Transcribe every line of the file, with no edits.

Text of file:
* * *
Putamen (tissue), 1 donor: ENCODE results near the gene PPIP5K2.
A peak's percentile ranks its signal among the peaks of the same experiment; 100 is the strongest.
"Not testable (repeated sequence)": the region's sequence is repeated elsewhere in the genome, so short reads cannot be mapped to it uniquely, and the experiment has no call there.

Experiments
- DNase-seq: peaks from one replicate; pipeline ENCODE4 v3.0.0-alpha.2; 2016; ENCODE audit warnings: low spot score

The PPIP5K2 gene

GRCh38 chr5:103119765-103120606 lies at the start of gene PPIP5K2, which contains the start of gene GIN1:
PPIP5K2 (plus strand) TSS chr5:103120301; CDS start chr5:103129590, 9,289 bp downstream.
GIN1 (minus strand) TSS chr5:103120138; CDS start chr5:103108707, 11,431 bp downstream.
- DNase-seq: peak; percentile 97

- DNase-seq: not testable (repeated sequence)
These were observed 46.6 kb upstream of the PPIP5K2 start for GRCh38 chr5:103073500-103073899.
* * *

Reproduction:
Putamen (tissue), 1 donor: ENCODE results near the gene PPIP5K2.
A peak's percentile ranks its signal among the peaks of the same experiment; 100 is the strongest.
"Not testable (repeated sequence)": the region's sequence is repeated elsewhere in the genome, so short reads cannot be mapped to it uniquely, and the experiment has no call there.

Experiments
- DNase-seq: peaks from one replicate; pipeline ENCODE4 v3.0.0-alpha.2; 2016; ENCODE audit warnings: low spot score

The PPIP5K2 gene

GRCh38 chr5:103119765-103120606 lies at the start of gene PPIP5K2, which contains the start of gene GIN1:
PPIP5K2 (plus strand) TSS chr5:103120301; CDS start chr5:103129590, 9,289 bp downstream.
GIN1 (minus strand) TSS chr5:103120138; CDS start chr5:103108707, 11,431 bp downstream.
- DNase-seq: peak; percentile 97

- DNase-seq: not testable (repeated sequence)
These were observed 46.6 kb upstream of the PPIP5K2 start for GRCh38 chr5:103073500-103073899.